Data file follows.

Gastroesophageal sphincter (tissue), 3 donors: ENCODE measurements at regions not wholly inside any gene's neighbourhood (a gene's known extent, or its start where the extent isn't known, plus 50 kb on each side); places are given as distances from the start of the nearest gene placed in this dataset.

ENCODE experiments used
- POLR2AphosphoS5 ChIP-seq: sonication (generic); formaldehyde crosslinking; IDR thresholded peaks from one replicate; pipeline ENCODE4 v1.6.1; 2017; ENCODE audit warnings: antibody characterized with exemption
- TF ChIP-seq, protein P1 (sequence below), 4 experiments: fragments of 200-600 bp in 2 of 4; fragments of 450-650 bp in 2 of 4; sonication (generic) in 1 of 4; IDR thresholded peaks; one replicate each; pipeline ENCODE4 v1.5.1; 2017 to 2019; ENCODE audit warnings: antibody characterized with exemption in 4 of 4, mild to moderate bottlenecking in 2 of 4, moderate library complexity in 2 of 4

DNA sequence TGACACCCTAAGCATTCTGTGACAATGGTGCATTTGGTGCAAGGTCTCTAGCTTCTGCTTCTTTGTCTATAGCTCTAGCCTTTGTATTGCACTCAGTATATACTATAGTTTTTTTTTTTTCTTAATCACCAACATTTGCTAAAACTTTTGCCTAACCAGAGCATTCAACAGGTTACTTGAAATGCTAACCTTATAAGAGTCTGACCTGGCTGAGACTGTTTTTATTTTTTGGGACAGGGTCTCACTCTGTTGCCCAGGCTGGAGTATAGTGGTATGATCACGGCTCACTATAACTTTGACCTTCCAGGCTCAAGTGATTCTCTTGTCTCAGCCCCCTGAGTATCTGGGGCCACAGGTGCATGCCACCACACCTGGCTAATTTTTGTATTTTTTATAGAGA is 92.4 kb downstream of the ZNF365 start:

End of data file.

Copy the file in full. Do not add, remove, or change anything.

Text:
Gastroesophageal sphincter (tissue), 3 donors: ENCODE measurements at regions not wholly inside any gene's neighbourhood (a gene's known extent, or its start where the extent isn't known, plus 50 kb on each side); places are given as distances from the start of the nearest gene placed in this dataset.

ENCODE experiments used
- POLR2AphosphoS5 ChIP-seq: sonication (generic); formaldehyde crosslinking; IDR thresholded peaks from one replicate; pipeline ENCODE4 v1.6.1; 2017; ENCODE audit warnings: antibody characterized with exemption
- TF ChIP-seq, protein P1 (sequence below), 4 experiments: fragments of 200-600 bp in 2 of 4; fragments of 450-650 bp in 2 of 4; sonication (generic) in 1 of 4; IDR thresholded peaks; one replicate each; pipeline ENCODE4 v1.5.1; 2017 to 2019; ENCODE audit warnings: antibody characterized with exemption in 4 of 4, mild to moderate bottlenecking in 2 of 4, moderate library complexity in 2 of 4

DNA sequence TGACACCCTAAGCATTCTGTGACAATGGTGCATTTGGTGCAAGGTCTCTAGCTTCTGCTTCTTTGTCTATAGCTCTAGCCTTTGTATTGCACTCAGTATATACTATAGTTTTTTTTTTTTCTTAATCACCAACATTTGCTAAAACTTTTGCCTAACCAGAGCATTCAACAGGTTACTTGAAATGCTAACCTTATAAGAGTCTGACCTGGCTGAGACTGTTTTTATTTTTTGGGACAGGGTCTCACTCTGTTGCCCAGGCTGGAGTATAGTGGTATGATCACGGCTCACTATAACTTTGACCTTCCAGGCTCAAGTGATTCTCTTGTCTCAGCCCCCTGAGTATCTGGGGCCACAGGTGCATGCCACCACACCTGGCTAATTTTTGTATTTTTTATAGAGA is 92.4 kb downstream of the ZNF365 start: